Visit the Wine Shop That Supplies the British Royal Family
Ever wondered where the royal family gets their booze? They definitely don’t leave the corner liquor store with a brown paper bag stapled shut like the rest of us.
The original founder was said to be a woman, known as the Widow Bourne. She passed the shop on to her daughter and son-in-law, William Pickering (a tawny port in his name is still sold at the shop). The nearby Pickering Cellar, which hosts the Berry Bros. & Rudd wine school, is also named after the young man.
Eventually, the Berry brothers came into possession of the store, and they quickly catapulted the shop’s reputation. (After all, one of the Berry brothers was a close friend of Napoleon III, and Berry Bros. & Rudd is known to have shipped Cutty Sark whiskey into the United States during Prohibition.)
Between the two London shops, Berry Bros. & Rudd now has over 5,000 different wines from more than 25 countries available for purchase. Bottles range from £10 (about $14) to £10,000 (about $13,560). The company also has a wine school in the aforementioned Pickering Cellar, and a fine wine and dining venue on St James’s Street.
Travelers in London should absolutely carve out time to visit the storied merchant. Sample a few wines — they have more than 20 varieties available for tasting at any given time — and choose a bottle to bring back to your hotel room. Berry Bros. & Rudd also has six masters of wine (this is the highest level wine qualification that can be obtained) to help point you in the right direction.
The store is also famous for selling (and supplying the royal family with) exclusive Berry Bros. & Rudd spirits. Some of their most famous include the classic No.3 London Dry Gin; a Mauritian-style rum, Penny Blue; The Glenrothes Single Malt; and The King’s Ginger liqueur (TPG Travel Editor Melanie Lieberman came home with a bottle after her last trip to London).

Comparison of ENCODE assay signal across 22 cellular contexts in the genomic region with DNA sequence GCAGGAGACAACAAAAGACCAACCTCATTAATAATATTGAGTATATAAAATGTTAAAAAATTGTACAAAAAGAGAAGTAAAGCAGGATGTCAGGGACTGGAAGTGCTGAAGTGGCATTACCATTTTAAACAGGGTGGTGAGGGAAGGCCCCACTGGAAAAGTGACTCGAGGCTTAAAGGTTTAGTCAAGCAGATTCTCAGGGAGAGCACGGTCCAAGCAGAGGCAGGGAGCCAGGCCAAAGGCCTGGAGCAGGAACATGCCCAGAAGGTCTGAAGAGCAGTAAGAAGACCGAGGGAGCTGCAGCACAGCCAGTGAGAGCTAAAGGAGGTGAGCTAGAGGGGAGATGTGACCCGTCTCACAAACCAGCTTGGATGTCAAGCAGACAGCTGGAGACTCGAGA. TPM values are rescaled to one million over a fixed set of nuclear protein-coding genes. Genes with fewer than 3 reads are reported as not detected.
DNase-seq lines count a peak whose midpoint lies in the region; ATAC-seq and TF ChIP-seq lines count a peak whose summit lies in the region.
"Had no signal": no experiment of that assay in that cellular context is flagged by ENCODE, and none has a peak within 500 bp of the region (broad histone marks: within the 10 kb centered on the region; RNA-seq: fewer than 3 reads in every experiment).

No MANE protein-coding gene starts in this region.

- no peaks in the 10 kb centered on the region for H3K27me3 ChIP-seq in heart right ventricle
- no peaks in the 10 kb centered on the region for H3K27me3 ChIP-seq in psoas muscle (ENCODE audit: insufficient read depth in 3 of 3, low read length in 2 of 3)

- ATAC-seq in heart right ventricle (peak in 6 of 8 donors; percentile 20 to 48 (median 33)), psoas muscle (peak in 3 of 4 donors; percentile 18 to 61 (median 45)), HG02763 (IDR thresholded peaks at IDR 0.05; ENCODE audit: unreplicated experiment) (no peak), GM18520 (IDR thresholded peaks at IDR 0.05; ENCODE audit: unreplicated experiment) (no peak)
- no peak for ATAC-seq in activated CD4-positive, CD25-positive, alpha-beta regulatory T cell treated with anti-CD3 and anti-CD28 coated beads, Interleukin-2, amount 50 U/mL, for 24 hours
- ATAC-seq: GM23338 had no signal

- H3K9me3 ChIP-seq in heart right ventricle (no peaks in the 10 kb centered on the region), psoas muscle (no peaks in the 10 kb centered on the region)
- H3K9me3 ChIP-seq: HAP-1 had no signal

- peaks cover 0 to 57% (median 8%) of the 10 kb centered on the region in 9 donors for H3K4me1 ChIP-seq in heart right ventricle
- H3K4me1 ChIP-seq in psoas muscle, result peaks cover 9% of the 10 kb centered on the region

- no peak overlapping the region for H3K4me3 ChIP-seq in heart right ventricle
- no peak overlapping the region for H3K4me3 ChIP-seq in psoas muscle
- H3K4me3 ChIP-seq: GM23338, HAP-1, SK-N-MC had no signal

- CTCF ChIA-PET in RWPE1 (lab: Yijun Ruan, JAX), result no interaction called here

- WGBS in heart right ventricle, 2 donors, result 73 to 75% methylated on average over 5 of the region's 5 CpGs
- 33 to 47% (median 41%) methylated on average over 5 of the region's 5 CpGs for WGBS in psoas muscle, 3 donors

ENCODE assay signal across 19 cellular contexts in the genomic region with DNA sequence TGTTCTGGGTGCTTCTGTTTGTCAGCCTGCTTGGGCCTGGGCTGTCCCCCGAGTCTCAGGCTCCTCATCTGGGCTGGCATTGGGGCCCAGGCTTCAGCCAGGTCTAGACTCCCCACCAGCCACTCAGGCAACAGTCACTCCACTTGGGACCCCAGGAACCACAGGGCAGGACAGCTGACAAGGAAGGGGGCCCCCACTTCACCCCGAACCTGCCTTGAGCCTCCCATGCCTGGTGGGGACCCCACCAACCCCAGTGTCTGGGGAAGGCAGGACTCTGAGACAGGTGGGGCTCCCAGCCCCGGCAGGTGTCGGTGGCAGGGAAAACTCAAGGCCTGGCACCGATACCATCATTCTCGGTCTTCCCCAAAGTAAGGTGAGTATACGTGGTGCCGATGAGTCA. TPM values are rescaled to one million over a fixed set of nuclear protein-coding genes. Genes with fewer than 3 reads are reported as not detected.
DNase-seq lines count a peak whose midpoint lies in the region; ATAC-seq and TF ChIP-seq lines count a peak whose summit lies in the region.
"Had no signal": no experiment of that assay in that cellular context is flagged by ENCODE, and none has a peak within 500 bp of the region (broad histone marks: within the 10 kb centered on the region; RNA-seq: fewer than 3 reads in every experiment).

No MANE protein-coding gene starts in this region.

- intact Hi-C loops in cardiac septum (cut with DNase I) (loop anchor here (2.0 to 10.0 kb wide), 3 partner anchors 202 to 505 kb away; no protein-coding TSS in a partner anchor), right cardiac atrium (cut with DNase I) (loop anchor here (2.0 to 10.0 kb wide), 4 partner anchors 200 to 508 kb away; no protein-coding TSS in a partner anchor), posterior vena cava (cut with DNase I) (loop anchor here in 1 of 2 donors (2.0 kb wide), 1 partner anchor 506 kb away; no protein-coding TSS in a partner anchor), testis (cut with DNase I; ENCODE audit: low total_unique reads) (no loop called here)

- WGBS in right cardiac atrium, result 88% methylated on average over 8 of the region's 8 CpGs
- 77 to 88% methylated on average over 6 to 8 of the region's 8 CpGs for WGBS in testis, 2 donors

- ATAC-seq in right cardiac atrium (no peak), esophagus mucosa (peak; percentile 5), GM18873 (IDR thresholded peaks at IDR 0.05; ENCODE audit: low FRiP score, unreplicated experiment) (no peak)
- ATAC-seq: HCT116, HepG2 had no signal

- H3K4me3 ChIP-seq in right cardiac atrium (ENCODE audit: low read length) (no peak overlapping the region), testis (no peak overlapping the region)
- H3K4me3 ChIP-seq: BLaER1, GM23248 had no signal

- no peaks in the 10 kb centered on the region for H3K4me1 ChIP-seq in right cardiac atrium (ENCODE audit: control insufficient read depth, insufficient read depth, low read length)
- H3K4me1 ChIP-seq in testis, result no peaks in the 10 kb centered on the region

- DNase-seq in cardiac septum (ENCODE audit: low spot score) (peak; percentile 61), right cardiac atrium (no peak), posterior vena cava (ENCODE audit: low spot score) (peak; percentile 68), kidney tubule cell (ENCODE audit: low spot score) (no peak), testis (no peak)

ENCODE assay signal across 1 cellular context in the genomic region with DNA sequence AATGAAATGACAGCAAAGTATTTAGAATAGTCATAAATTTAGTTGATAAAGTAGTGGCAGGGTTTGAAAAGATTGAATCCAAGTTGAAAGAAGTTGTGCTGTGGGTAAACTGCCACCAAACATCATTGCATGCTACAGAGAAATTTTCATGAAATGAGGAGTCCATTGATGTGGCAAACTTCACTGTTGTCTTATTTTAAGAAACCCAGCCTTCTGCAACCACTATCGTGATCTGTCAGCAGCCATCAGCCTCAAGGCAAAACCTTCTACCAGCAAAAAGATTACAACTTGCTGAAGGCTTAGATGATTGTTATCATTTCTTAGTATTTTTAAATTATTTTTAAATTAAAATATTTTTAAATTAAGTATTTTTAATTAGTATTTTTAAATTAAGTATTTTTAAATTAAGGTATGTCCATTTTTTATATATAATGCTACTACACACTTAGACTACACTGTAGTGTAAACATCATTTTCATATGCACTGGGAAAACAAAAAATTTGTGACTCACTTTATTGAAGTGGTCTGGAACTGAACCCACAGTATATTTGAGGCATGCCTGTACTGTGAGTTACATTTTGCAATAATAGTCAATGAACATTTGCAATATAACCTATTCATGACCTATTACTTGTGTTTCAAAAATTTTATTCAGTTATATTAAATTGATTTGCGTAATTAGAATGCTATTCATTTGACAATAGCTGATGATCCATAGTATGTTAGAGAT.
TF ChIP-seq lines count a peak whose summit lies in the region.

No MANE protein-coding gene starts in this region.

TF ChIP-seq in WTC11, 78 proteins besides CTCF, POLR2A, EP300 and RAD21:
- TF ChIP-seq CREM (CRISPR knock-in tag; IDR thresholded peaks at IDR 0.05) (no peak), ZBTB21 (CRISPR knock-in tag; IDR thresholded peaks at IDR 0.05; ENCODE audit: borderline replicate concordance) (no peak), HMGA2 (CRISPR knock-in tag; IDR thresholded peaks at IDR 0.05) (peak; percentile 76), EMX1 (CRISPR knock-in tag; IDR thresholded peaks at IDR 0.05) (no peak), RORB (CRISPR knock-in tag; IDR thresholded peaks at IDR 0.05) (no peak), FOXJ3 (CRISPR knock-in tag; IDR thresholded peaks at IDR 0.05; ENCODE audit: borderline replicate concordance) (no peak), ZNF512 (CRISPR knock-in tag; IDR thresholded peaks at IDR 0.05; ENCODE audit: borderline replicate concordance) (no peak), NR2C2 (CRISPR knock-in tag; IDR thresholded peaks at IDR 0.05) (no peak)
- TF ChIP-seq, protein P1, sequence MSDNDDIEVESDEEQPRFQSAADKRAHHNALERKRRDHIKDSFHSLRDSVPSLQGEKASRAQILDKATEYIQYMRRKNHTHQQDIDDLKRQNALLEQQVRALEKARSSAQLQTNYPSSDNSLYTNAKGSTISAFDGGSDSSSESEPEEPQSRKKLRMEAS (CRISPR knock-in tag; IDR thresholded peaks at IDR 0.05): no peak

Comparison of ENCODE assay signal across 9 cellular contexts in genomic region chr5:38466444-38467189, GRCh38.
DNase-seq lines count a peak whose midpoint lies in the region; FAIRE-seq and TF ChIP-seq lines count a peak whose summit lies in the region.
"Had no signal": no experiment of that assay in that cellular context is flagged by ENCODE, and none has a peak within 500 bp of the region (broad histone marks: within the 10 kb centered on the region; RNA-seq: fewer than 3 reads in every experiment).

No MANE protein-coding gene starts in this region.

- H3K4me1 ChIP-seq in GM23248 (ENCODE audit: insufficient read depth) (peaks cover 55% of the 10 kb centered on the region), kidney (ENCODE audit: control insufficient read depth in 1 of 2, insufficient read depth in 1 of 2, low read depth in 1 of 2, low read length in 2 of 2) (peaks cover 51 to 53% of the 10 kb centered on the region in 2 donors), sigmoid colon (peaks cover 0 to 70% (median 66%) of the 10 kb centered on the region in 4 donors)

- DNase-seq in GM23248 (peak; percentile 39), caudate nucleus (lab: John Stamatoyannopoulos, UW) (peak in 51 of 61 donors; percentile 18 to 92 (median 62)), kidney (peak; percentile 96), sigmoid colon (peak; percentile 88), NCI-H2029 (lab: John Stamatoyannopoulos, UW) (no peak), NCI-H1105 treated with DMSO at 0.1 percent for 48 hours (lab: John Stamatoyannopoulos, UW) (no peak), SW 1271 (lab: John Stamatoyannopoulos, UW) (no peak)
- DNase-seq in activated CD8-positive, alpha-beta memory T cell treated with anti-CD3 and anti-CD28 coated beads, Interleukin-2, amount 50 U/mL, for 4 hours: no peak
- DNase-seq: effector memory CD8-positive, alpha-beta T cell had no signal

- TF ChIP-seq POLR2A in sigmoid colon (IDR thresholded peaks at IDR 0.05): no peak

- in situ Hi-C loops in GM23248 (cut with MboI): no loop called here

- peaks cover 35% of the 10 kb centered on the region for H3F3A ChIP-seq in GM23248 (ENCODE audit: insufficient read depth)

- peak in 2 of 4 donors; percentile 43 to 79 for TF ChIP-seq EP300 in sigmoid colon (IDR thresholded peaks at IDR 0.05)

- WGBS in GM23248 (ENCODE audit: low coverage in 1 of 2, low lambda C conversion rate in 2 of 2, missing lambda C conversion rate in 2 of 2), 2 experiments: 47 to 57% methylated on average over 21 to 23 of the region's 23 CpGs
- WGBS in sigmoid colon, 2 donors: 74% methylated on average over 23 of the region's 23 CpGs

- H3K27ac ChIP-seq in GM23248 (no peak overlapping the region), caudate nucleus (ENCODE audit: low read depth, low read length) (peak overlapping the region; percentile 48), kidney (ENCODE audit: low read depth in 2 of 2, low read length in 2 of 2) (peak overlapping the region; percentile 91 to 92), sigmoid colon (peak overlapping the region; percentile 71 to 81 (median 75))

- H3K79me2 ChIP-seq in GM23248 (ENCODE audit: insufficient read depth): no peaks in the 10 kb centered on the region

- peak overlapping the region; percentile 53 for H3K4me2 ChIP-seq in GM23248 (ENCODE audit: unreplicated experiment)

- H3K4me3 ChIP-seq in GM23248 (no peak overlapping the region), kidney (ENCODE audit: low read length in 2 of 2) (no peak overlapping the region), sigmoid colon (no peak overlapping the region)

According to shop legend, The King’s Ginger was originally formulated to fortify King Edward VII after his morning carriage ride, as ginger is known for its healing properties. Today, it’s more commonly mixed with with whisky, or used to create a spicy mulled wine.
Berry Bros. & Rudd surely puts most local liquor stores to shame.
Both Berry Bros. & Rudd shops are located in central London (the original storefront has stood at No. 3 St. James’s Street for more than three centuries), and travelers can either pre-book existing events or tastings online, or simply stop in to sip and shop.
There are plenty of ways to get between the United States and England. WOW Air offers extra cheap fares, but you’ll have a layover in Reykjavík (KEF). Norwegian is another low-cost option for travelers who would prefer to pay cash.
If you’ve got a stash of Chase Ultimate Rewards points, you can transfer some to British Airways, but you may end up paying hefty fuel surcharges on BA award tickets. United is a another option if you’d like to transfer points from Chase, with reasonable saver award availability in economy, especially in low season. Aer Lingus is another Chase transfer partner, but you’ll have to stop in Dublin before continuing on to London.
Travelers can also redeem Delta SkyMiles or American AAdvantage miles to fly to London nonstop from major hubs, or with just one stop from many markets across the country. With the right strategy, you can even fly to London for free using points and miles.
Where to Stay in London
Although London hotel stays can often be pricey, there are seemingly endless options if you’d like to use points. Here at TPG we recommend the Sheraton Park Lane and the London EDITION. The city also has a number of Radisson Blu properties that are centrally located. If you’re ready to splurge, stay at The Savoy — just make sure to use your Citi Prestige card to take advantage of the fourth night free benefit. For more information on selecting your perfect points hotel, consult our comprehensive guide to redeeming points in the Old Smoke.
Feature image by Nicolas Asfouri – Getty Images.
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